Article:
If the LA decides that the CYP will require support above that which a mainstream school should be able to provide from its own resources, then it should issue an Education, Health and Care Plan (EHCP). This is a legally binding document that enshrines the CYP’s right to receive educational support that is set out in the Plan. This is an important consideration for parents in today’s environment of LA cuts to budgets.

The type of support that can be agreed is: full time 1:1 support; input from a speech and language therapist, occupational therapist, hydrotherapy, physiotherapy, input from a teacher of the hearing impaired, time-out room etc. The LA is required to apply legal tests when considering whether or not to conduct an EHC needs assessment, issue a Plan and when agreeing the level of support in the Plan.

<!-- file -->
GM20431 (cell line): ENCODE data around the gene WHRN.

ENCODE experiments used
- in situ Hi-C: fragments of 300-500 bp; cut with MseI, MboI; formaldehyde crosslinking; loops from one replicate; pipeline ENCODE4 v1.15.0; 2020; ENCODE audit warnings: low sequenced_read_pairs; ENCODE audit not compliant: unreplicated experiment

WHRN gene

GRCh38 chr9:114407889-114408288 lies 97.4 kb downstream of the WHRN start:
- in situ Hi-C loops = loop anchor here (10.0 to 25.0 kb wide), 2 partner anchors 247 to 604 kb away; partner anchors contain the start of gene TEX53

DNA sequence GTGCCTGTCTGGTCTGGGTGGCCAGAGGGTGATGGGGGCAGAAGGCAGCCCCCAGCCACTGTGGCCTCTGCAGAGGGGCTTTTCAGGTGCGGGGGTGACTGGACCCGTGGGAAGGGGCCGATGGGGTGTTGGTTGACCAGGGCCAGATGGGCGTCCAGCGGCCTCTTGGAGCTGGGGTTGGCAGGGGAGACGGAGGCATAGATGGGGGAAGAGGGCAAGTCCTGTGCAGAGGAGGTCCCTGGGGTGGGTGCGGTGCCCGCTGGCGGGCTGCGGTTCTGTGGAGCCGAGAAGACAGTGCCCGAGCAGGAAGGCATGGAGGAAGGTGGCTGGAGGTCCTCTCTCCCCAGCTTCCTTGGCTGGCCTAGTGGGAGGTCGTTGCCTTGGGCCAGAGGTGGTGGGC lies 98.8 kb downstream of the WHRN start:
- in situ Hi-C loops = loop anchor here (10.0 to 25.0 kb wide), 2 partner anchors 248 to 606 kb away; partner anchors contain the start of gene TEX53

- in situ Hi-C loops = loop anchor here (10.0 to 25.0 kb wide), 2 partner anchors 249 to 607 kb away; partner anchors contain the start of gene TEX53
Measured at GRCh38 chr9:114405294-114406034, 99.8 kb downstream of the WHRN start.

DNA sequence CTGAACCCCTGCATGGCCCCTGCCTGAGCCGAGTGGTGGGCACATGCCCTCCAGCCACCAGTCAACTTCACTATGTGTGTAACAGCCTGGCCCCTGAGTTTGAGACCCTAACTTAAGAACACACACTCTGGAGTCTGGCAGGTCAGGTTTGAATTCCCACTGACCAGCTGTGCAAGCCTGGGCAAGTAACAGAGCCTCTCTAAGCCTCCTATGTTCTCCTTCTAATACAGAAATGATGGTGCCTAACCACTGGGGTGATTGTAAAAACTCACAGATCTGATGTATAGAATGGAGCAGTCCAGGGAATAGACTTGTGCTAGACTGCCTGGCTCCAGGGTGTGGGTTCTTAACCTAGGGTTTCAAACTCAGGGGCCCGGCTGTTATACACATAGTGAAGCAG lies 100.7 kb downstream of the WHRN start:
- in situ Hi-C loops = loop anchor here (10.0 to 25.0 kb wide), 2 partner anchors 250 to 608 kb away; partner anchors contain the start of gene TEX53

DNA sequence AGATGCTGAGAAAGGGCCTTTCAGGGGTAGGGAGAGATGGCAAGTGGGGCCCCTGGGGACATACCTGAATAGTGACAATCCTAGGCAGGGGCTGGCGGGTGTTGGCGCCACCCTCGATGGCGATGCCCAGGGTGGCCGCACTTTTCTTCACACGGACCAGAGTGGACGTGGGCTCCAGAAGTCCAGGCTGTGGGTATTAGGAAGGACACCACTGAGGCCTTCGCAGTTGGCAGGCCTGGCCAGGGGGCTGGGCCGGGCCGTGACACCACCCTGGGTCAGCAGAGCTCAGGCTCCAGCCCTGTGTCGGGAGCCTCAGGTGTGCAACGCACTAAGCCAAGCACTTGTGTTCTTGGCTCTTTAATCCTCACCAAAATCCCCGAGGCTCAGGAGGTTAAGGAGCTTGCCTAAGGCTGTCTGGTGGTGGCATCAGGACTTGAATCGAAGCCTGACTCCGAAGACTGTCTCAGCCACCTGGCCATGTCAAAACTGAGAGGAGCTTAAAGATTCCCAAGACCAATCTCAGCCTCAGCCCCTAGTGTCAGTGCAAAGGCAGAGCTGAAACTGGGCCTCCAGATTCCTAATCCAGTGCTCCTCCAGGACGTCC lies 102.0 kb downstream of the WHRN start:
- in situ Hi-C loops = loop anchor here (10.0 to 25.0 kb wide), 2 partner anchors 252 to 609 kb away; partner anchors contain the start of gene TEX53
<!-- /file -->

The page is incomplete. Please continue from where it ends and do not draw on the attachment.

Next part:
Sometimes, after discussions with the school, parents may feel that the ‘old’ school will no longer be able to meet their CYP’s needs and a new school will be sought. This may be a smaller school or special school. If a suitable local school maintained by the LA (or neighbouring LA) cannot be found, then parents may seek a place in an independent or non-maintained (charity status) school. Legal tests apply, but generally, if the LA’s preferred school can be shown not to be able to meet the CYP’s needs, then the parent’s preferred school will be named.  The LA has a duty to fully fund educational support set out in the EHCP and this includes the payment of school fees if an independent or non-maintained school is named in the Plan.

If parents disagree with the level of support set out in the EHCP or the school that is named, then they can appeal to the Special Educational Needs and Disability Tribunal. Read here for more information.

To talk to one of our specialist team about your child's special educational needs contact us by email at